Guitar Lessons: How to Play 3 of David Bowie’s Best Riffs

David Bowie and his army of six-string co-conspirators had more than their fair share of great guitar moments. Here, we take a look at three fan favorites and discuss the intricacies needed to authentically nail them.

The man who sold the world

This is a simple lick, but it’s worth taking a look at your technique to make sure you’re playing it as well as possible.

First, you’ll need solid timing on the first four notes (AAAG) and that comes down to a steady picking motion.

We recommend repeating the phrase with a metronome or drum loop at a slightly slower tempo.

The curvature of the strings from A to Bb is crucial – hit the wrong pitch and you’ll sound out of tune. This happens when your finger is not strong enough, so use two fingers to bend the string.

For the pull-off, the challenge is to strike the open string without colliding with another string. Train slowly and adjust the angle of your pull if necessary.

POINT: Play the selected notes slightly softer so you won’t notice if your out note is quieter


  • Appears at: 0:00-0:15
  • Tempo: 116 bpm
  • Key/Scale: D minor natural
  • Main techniques: String bends, pull-offs

Rebel Rebel

It’s not obvious at first glance but Rebel Rebel’s riff is based on three easy open chords: D, A and E, which means there are no big surprises when it comes to your fingers.

Of course, there are some variations: an open first string on the D chord makes it a Dsus2 and the 2nd fret C# note added to the E implies an E6 chord, but these are easy changes.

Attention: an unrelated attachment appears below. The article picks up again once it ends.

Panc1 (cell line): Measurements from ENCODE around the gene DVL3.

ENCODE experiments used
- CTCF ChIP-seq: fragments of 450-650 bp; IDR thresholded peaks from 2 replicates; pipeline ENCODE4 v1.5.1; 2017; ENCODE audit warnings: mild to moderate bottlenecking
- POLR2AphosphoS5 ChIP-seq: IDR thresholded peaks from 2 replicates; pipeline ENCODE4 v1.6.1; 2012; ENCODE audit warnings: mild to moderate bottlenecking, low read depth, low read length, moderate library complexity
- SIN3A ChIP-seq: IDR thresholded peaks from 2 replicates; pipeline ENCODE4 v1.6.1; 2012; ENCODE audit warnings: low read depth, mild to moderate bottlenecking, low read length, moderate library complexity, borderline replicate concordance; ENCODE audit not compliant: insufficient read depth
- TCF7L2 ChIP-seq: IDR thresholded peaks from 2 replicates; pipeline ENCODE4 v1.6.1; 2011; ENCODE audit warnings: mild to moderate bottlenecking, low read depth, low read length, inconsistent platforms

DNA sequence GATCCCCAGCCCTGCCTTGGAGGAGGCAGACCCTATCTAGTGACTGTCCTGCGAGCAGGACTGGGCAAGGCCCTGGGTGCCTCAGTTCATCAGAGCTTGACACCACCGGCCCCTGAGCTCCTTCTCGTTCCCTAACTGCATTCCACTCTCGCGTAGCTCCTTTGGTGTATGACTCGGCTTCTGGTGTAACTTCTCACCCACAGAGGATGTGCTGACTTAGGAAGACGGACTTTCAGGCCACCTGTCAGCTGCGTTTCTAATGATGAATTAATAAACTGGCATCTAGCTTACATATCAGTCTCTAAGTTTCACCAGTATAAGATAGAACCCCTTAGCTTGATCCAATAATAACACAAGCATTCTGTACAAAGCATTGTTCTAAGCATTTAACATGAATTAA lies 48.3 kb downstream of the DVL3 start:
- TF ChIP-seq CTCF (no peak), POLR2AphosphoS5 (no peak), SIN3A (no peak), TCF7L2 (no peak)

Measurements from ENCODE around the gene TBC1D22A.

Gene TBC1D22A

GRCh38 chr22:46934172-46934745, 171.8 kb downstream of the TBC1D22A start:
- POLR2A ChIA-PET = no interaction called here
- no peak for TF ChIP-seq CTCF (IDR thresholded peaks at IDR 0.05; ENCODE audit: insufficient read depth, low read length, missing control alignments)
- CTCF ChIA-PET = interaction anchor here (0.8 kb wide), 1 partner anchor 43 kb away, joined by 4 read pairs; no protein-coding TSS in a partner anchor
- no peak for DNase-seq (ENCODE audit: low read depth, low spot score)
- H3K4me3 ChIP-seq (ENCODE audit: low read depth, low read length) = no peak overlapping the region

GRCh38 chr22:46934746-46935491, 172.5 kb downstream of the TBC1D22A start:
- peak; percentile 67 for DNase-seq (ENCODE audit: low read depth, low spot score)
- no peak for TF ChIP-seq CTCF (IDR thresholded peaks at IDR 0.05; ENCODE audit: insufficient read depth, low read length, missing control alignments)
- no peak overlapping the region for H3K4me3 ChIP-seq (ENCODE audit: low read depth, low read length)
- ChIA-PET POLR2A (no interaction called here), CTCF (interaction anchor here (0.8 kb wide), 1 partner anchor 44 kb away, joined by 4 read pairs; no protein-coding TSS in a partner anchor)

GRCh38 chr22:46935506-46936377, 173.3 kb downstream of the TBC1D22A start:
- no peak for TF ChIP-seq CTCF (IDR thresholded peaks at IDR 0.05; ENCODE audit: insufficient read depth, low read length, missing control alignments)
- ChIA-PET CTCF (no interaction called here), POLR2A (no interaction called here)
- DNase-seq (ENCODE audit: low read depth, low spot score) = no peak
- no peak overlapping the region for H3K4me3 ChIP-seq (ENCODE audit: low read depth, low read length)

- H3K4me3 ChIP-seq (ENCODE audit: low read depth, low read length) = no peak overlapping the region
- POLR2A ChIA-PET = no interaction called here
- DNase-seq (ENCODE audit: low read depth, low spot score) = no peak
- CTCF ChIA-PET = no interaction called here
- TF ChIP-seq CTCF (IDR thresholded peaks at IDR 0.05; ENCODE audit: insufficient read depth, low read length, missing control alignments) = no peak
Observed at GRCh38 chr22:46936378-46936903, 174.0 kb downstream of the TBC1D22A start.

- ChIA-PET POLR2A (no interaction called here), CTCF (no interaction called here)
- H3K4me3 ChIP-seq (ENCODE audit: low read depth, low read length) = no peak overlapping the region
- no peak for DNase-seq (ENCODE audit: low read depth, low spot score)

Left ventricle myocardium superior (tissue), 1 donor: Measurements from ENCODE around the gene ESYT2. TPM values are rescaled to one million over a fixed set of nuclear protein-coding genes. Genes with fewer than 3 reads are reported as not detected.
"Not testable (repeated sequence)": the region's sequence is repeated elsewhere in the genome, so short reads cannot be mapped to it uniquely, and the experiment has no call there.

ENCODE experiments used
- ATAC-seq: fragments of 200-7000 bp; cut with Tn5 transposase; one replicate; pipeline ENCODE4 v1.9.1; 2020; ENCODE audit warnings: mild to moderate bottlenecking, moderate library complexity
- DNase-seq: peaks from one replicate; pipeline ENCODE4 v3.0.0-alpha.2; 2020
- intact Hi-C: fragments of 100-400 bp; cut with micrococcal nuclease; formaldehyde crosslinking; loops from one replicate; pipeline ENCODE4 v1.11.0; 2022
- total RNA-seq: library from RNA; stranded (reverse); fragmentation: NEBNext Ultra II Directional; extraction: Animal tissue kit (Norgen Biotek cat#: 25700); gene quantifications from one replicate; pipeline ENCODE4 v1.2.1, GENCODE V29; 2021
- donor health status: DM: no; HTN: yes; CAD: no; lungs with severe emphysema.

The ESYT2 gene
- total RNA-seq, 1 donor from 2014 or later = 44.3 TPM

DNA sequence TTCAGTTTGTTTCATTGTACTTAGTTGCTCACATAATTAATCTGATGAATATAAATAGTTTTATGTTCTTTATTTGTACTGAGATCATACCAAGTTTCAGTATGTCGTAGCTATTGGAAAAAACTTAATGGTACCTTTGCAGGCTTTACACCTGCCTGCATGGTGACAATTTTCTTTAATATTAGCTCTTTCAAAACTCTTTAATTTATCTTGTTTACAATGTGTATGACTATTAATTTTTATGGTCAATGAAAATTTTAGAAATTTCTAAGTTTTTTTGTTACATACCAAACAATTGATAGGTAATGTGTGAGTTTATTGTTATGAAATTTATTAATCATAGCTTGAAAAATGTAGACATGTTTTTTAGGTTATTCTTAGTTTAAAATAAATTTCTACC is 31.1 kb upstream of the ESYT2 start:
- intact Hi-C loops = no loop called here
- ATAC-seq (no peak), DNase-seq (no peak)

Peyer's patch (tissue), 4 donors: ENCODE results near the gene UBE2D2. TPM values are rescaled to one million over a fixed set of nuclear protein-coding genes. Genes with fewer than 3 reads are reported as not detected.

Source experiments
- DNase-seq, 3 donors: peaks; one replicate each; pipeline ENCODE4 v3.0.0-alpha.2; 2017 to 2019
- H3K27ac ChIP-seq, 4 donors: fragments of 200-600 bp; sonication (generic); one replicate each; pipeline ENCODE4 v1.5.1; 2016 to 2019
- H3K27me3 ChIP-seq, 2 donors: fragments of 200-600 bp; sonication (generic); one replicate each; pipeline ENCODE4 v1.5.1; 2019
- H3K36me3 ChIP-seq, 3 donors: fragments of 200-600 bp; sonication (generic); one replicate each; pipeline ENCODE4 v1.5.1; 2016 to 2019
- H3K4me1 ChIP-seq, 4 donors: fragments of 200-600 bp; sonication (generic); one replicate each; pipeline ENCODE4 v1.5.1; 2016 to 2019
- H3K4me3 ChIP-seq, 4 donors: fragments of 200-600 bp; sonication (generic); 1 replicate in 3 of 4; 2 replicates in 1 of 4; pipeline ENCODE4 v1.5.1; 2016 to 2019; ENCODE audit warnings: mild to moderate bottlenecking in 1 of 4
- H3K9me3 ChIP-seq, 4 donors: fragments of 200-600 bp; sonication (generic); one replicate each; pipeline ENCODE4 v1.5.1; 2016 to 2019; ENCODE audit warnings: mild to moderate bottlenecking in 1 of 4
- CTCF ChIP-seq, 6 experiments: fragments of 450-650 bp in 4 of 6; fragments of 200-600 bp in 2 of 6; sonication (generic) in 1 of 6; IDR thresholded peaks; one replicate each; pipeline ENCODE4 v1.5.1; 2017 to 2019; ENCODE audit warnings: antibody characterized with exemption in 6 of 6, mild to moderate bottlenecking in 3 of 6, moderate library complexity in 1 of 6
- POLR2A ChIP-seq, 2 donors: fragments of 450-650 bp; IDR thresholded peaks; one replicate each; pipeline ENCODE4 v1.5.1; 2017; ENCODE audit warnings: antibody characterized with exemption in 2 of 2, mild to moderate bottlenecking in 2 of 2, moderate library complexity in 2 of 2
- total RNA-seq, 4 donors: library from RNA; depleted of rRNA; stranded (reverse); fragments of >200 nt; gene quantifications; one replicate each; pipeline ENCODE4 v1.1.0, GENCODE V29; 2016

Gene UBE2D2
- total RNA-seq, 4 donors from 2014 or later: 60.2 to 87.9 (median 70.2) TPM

The challenge comes with picking, or more specifically, playing certain notes of each chord, so you’ll need to keep picking hand movements as small and controlled as possible.

There are subtle variations in the riff throughout the track, but we recommend learning it in its simplest form and adding your own ideas.

POINT: Try omitting the open sixth string until you’ve mastered the notes on the first and second strings


  • Appears at: 0:00-0:30
  • Tempo: 127 bpm
  • Key/Scale: A Major
  • Main techniques: Arpeggios, controlled picking

let’s dance

The rhythms of this riff written by Nile Rodgers seem very complex, but, in fact, each chord is only played three times.

Complex rhythms are produced by a double delay effect, one set to an eighth note impulse (263ms) and the other to a quarter note (526ms). If you have a stereo setup, move each delay about 50% to each side for an expansive sound.

Your timing has to be perfect because any badly timed hit will completely throw you off balance when you hear the delayed repeats.

The three chord strikes fall on beat 1, the fourth sixteenth note on beat 1 and beat 3. We advise the “ghost” to strum a rhythm of “four notes per beat”, making contact only with the strings on the three strums.

POINT: Set your delay to a low feedback setting. No more than three or four repetitions and you will be inundated!


  • Appears at: 0:08-0:25
  • Tempo: 114 bpm
  • Key/scale: B-flat minor
  • Main techniques: scraping sixteenth notes, barre chords

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